Music News

Mini Reviews

Nicole Atkins, Neptune City (Red Ink/Columbia). Nicole Atkins's 2006 EP, Bleeding Diamonds, was so stirring that her debut full-length seemed doomed to disappoint. Instead, she more than matches expectations thanks to sweepingly melodic material, like "Together We're Both Alone," that's sturdy enough to support ornate arrangements and Atkins's rapturous vocals, which are as ripe and delectable as a Palisade peach fresh from the tree. — Roberts

Danzig, The Lost Tracks of Danzig (Megaforce). Has Glenn Danzig caught a paralyzing case of writer's block, or is he just trying to continue cashing in on the success of last year's Black Aria II? Either way, this self-produced set of rarities contains more gems than duds and further illustrates Danzig's commitment to doing things his way. — Brandon Daviet

The Pretenders, Learning to Crawl (Rhino Records). Chrissie Hynde and company really hit their stride on the band's third proper studio album. The demos and outtakes here are lame for the most part, but Hynde's chiding comments before belting out a live version of the Motown standard "Money" lend some validation to the album's reissue. — Daviet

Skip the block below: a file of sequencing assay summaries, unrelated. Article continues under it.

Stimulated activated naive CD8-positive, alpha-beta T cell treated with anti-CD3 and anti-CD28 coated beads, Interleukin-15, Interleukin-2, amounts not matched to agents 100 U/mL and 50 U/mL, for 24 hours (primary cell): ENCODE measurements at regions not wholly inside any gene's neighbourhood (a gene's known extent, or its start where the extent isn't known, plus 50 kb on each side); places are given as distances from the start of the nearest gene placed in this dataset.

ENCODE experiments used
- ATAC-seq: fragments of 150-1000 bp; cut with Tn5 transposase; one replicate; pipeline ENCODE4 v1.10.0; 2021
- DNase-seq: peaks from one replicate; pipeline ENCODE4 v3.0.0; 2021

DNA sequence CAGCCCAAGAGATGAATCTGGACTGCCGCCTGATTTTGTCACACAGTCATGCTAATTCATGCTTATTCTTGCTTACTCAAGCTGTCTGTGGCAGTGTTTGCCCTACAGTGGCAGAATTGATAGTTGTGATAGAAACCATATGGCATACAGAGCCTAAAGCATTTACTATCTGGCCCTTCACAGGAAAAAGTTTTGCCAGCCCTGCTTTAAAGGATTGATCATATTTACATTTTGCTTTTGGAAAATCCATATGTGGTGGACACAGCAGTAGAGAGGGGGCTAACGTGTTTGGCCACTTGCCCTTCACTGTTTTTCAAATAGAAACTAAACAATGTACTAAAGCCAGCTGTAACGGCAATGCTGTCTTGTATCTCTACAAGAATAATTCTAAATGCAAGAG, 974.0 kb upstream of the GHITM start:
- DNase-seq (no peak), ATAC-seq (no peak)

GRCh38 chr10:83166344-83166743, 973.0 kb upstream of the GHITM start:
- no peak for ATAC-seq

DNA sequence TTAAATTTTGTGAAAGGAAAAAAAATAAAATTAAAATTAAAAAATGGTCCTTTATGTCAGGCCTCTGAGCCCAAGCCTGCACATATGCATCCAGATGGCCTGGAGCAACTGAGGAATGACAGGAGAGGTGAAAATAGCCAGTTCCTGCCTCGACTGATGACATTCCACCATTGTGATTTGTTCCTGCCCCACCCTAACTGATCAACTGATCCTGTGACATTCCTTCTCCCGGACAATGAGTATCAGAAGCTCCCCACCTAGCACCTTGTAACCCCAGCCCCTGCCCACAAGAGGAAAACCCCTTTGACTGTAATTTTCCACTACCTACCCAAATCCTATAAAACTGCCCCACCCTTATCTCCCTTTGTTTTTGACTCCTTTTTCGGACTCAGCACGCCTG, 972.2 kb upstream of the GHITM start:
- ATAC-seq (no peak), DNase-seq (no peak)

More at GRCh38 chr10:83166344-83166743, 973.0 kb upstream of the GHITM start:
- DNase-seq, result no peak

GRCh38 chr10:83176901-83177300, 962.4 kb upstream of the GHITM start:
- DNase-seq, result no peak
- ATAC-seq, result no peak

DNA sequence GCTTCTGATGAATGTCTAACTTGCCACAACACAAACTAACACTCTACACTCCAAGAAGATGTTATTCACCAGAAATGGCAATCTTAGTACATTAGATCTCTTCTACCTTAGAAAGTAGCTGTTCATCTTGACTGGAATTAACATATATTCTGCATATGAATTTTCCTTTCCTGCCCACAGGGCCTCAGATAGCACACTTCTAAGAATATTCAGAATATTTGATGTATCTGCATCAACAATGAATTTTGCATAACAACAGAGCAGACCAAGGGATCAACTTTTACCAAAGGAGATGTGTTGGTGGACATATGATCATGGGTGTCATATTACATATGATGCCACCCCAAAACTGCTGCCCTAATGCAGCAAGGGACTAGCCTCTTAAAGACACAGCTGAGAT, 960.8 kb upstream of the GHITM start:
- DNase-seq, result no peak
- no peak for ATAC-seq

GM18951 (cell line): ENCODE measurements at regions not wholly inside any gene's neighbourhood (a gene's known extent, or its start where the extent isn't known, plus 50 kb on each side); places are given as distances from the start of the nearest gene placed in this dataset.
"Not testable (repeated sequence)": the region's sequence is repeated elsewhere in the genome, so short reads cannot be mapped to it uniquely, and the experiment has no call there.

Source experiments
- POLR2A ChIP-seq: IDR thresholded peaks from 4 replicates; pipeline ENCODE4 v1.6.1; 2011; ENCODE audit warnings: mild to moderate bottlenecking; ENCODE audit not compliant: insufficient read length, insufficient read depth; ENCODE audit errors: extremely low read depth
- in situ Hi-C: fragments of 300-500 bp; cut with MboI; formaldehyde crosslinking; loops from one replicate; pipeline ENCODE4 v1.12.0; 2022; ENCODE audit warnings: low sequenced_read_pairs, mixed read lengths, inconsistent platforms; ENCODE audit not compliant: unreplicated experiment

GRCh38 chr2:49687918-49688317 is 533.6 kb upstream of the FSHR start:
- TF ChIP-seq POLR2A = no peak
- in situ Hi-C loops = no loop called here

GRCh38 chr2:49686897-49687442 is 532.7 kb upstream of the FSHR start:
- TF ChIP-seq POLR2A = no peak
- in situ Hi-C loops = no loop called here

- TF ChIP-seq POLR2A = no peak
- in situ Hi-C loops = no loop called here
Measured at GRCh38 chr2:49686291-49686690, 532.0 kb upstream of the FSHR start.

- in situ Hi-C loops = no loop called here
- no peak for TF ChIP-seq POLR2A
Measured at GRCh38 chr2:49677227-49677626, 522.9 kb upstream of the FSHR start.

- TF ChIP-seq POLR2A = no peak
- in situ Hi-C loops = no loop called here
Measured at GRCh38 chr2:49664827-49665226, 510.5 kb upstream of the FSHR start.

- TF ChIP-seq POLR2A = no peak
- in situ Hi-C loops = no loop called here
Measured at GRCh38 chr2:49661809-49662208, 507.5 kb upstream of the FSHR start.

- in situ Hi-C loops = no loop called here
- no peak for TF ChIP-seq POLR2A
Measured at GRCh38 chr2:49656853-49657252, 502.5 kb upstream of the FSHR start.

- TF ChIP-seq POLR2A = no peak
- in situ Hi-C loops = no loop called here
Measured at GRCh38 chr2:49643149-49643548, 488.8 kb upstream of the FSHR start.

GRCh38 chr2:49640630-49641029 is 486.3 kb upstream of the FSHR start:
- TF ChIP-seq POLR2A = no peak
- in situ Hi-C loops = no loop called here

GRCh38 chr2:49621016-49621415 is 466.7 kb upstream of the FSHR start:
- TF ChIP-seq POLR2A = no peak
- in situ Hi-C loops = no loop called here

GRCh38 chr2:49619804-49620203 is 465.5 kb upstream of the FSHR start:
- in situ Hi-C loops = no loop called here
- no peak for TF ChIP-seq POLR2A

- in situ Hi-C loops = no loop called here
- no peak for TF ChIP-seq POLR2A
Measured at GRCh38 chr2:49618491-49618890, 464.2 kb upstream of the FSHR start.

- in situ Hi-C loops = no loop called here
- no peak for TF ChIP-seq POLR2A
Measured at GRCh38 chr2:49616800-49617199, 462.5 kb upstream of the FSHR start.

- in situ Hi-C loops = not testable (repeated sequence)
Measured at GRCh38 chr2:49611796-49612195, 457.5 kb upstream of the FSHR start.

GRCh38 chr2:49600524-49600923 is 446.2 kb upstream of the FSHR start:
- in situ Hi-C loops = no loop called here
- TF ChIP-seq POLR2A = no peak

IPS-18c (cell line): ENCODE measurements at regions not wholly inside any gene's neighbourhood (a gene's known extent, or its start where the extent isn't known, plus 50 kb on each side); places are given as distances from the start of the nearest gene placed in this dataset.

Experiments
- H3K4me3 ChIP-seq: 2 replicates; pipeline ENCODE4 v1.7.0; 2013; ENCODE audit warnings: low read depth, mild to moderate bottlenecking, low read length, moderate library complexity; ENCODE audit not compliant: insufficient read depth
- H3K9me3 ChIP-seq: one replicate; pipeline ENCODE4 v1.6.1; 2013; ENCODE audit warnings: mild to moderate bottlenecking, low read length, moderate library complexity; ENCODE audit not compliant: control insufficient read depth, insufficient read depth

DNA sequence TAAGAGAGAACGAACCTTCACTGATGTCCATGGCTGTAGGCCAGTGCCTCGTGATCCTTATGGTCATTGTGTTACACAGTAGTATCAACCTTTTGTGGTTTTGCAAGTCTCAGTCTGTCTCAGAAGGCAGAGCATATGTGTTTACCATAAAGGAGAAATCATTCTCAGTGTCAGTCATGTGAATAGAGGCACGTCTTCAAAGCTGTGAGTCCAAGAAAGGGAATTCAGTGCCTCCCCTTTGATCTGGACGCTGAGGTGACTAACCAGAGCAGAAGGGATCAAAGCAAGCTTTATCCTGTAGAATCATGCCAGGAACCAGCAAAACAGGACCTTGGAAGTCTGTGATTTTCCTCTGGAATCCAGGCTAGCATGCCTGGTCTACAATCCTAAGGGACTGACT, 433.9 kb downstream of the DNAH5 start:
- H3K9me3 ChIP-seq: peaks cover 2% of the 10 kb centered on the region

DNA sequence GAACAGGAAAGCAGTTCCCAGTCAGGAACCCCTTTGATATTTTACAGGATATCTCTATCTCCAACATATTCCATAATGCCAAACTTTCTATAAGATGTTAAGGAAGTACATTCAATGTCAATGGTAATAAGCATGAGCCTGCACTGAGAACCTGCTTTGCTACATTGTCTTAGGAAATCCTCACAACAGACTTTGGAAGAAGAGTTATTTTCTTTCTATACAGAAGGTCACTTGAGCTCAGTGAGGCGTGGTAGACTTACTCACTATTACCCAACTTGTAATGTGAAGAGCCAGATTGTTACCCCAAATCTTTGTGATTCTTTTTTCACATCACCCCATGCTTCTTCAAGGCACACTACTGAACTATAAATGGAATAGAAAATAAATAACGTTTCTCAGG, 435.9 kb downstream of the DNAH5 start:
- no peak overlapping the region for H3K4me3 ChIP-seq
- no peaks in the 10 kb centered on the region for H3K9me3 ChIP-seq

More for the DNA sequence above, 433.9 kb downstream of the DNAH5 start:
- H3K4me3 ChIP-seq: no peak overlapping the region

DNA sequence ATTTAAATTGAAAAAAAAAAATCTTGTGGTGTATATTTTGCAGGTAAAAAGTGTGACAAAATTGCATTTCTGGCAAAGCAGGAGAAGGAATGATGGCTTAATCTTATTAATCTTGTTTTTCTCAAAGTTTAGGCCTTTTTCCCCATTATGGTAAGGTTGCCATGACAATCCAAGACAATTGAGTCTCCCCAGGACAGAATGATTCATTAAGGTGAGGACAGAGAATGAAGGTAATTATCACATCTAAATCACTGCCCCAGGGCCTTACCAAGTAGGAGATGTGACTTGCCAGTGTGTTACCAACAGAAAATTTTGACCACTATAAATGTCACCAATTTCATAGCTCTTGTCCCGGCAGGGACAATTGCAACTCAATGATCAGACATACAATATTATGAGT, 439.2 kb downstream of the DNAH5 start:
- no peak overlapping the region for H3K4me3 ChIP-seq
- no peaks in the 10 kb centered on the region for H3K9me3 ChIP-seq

Sally Shapiro, Disco Romance (Paper Bag Records). Sally Shapiro makes fur-collared and marshmallow-sweet Italo-disco in blissfully detached, depressively danced tones. Simple, star-pulsed beats beautifully halo romantically tragic lyrics: Picture the Pet Shop Boys tapped to soundtrack a Central Park ice-skating rink, where ecstasy flows as freely as the sound of figure-eight blades. — Terry Sawyer

Upsilon Acrux, Galapagos Momentum (Cuneiform Records). Even folks who despised math in school will be able to appreciate these incredibly intricate yet undeniably satisfying performances. The lines unleashed by guitarists Paul Lai and Braden Miller throughout "Touched by God (Inappropriately)" and the rest of these sonic outbursts are the aural equivalent of a double helix: complex, well-constructed, essential. — Roberts

We Are Wolves, Total Magique (Dare to Care Records). The Wolves' second album buzzes with an electric distortion that burrows straight to the amygdala, grabs hold and shakes menace into every nerve. The record's relentless beats, clawing organ, plaintive, anguished vocals, scraping-metal guitars, groaning bass and wailing synths unfortunately outstrip the painfully pedestrian lyrics. Lyrical vacancy notwithstanding, this album rocks. — Matt Scheidler

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